Why see a PT?
Learn more about the wide range of conditions treated by physical therapy.
Optimizing function, as well as quality of life, is incredibly important for people to survive or live with cancer. That’s why physical therapists and PT assistants provide treatment as part of a cancer care team. They proactively manage the side effects of interventions such as radiation, chemotherapy and surgery, as well as provide long-term rehabilitation—and appropriate palliative care—to help maintain strength, maximize mobility, minimize fatigue and pain, and more.
“Without physical therapy, I would still be in a wheelchair.”
– Carly Graham, Brain Tumor Survivor
Carly had a brain tumor, and although surgeons were able to remove it, she was left paralyzed. See here how with the help of physical therapy, she is now walking and doing activities she could never have done before.
The Centers for Disease Control and Prevention (CDC) recommends physical therapy as a non-medicinal alternative to opioid painkillers (such as oxycontin and fentanyl) and other prescription drugs. Why? Because prescription pain relievers only mask pain, while physical therapy treats the underlying causes of pain.
In fact, pain is often the reason why people enter the health care system. Over the last 20 years, health care providers have increasingly tried to help patients manage chronic pain by prescribing opioids. The misuse and overuse of these highly addictive medications has fueled a raging epidemic which kills 115 Americans every day.
In Florida alone, prescription drugs are responsible for more than 60 percent of all narcotics found in drug-related deaths.
Opioid use disorders increased more than 750 percent over the past 26 years in Florida, according to a 2018 study published in the Journal of the American Medical Association.
Physical therapists and physical therapy assistants are on the front lines of Florida’s battle against chronic pain and opioid misuse. Physical therapy can help treat chronic pain and even assist with recovery from opioid addiction.
Watch Floridians living with chronic pain, fibromyalgia and other health conditions discuss how physical therapy treated their pain, while restoring movement and mobility.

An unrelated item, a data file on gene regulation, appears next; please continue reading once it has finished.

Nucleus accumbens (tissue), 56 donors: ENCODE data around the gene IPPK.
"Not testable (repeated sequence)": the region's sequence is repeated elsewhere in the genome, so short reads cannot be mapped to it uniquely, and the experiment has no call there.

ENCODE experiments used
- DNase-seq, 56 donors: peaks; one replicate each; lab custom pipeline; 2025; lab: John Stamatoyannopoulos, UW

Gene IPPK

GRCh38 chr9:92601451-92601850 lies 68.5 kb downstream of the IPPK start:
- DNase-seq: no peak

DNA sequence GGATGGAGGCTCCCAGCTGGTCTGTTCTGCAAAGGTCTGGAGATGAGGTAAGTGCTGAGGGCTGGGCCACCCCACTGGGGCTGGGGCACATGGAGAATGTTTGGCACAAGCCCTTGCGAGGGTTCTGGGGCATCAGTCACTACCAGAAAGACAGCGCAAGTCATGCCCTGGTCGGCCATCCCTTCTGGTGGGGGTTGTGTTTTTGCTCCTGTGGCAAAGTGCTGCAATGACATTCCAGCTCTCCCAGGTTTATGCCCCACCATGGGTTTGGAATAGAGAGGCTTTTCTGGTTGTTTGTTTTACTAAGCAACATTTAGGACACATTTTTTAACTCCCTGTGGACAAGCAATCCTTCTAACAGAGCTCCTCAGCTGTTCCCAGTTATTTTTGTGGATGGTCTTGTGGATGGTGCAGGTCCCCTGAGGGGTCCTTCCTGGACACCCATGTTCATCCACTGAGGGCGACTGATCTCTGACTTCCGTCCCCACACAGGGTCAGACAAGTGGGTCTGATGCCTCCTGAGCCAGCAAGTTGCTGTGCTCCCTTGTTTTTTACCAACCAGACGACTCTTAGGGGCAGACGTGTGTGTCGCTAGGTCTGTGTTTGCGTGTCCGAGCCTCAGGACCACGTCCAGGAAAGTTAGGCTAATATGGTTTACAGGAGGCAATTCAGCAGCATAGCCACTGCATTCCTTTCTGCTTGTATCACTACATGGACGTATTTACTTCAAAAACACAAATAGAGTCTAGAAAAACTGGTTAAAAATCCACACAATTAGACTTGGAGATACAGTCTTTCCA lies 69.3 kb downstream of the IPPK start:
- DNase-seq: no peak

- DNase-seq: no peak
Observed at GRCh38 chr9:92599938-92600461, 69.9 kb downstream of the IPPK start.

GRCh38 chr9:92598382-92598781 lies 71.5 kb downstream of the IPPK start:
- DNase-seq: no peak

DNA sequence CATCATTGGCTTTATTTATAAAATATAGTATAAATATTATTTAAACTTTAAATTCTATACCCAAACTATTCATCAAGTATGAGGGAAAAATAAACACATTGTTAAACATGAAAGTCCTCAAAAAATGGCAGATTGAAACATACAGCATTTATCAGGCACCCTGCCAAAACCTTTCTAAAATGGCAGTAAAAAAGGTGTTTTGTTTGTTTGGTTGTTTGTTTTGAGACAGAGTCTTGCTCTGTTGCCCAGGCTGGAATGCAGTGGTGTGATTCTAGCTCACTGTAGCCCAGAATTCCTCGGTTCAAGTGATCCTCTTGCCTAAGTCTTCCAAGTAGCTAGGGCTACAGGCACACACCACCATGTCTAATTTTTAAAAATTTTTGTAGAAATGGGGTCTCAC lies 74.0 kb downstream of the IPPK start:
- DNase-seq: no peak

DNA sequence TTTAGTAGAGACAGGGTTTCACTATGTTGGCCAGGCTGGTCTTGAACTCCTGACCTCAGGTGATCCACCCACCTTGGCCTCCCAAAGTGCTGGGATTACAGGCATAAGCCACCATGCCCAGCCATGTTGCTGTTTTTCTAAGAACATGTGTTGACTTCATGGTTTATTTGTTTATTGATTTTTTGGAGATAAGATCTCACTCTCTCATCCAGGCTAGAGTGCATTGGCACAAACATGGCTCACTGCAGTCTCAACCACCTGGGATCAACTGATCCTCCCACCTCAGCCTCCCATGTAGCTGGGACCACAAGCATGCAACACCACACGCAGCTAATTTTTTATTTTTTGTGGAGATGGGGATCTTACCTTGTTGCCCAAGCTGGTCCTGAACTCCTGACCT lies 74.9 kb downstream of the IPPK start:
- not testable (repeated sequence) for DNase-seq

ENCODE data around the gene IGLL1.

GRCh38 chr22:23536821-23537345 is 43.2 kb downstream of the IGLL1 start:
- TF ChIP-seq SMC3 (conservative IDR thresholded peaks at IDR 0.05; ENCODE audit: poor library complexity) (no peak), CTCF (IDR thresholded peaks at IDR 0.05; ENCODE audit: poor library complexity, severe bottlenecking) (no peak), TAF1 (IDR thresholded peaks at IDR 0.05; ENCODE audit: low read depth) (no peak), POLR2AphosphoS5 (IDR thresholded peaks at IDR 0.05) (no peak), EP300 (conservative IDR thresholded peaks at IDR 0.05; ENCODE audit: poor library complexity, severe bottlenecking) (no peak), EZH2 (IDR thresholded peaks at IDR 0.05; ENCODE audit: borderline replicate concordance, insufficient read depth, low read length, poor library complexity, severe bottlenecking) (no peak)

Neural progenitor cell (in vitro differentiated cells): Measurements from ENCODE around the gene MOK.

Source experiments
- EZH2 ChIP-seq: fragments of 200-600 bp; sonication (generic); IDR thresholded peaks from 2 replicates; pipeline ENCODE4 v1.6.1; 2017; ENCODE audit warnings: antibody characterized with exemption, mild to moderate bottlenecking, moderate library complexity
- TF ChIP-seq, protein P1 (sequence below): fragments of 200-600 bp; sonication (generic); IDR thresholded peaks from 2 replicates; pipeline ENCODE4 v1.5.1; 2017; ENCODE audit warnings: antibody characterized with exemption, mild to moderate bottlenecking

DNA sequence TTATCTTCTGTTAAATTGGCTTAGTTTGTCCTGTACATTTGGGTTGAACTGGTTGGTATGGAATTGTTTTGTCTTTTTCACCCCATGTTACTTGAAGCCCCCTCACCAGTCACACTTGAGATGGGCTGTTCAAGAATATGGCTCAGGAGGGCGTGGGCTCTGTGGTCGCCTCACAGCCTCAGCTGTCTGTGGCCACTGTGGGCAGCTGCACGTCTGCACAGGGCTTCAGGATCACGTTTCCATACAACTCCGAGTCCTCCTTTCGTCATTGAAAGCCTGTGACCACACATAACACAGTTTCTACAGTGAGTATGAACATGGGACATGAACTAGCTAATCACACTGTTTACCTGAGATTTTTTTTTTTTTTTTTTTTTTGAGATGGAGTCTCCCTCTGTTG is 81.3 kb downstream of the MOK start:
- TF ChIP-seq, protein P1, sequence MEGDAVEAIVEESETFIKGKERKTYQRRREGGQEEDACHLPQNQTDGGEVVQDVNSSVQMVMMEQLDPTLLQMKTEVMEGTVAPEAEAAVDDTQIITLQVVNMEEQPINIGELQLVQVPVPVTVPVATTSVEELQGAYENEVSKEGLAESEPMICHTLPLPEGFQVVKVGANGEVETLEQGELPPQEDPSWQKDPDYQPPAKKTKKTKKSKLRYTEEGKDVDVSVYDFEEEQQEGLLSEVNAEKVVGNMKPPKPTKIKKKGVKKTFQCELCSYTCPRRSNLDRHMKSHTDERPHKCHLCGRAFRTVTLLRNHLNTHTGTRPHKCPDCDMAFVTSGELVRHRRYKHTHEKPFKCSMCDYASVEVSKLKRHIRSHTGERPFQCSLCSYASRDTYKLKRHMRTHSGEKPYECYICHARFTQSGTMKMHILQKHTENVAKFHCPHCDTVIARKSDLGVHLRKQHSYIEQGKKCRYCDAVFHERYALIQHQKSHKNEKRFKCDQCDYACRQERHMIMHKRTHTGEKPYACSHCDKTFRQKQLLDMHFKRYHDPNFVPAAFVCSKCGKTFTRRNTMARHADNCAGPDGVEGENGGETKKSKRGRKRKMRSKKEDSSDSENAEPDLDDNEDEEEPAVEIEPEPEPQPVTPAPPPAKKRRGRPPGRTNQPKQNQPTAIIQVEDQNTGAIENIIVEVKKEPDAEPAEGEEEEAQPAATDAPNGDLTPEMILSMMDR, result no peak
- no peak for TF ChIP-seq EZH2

“I couldn’t play with my kids. I couldn’t play sports. Pain medication basically made it to where I didn’t want to do those things, and physical therapy showed me that I actually can.” - Doug Scott
Read more about Doug’s story:
The Florida Times-Union/News
Addicted to opioids, Jacksonville man says physical therapy saved him
PT For Pain
"I would have ended up with a needle in my arm or I would have OD’ed"
Concussion and Traumatic Brain Injury
Physical therapists and PT assistants play a critical role in the health care team which evaluates the severity of concussions and brain injuries, as well as helping patients throughout their rehabilitation journey.
Specifically, physical therapy may be used to address physical, cognitive, visual, and behavioral issues through functional activity training, fall prevention, caregiver education and more.
Although much is still to be known about the lasting effects of COVID-19, physical therapy is already shown to greatly help patients regain physical strength and lung capacity.
Depending on the severity of the disease caused by COVID-19 and the toll it took on the body, physical therapy may be necessary for successful recovery from COVID-19. PTs can combat mobility issues arising from bed rest and muscle atrophy to respiratory system difficulties due to lung strain and ventilator use.
Degenerative Disease Management
Physical therapy can help slow disease progression, prevent muscle atrophy and even help regain mobility for people living with conditions such as Parkinson’s, multiple sclerosis, Guillain-Barre syndrome and more.
Physical therapy can increase mobility, strength, power, flexibility and balance—and help you remain independent, even as you live with progressive illness.
Michael, an avid biker, learned he had multiple sclerosis, and soon after, wasn’t even able to ride his bike out of the driveway. But then he started physical therapy. Ten years later, he is walking and even riding his bike. Watch to learn how PT helps Michael stay active.
“I knew physical therapy was the only thing that was going to get me back to being a physical therapist again.”
- Jamie Dyson
Jamie, a long-time trauma care PT, was diagnosed with Guillain-Barre syndrome—and knew from having treated patients with this condition, that he needed physical therapy. Watch to see how Jamie has control over his symptoms and is even back to work doing what he loves: changing lives through physical therapy!
Falls are the leading cause of fatal injury among people 65 and older. Two-thirds of seniors who fall will do so again within six months. But falls can be prevented with physical therapy.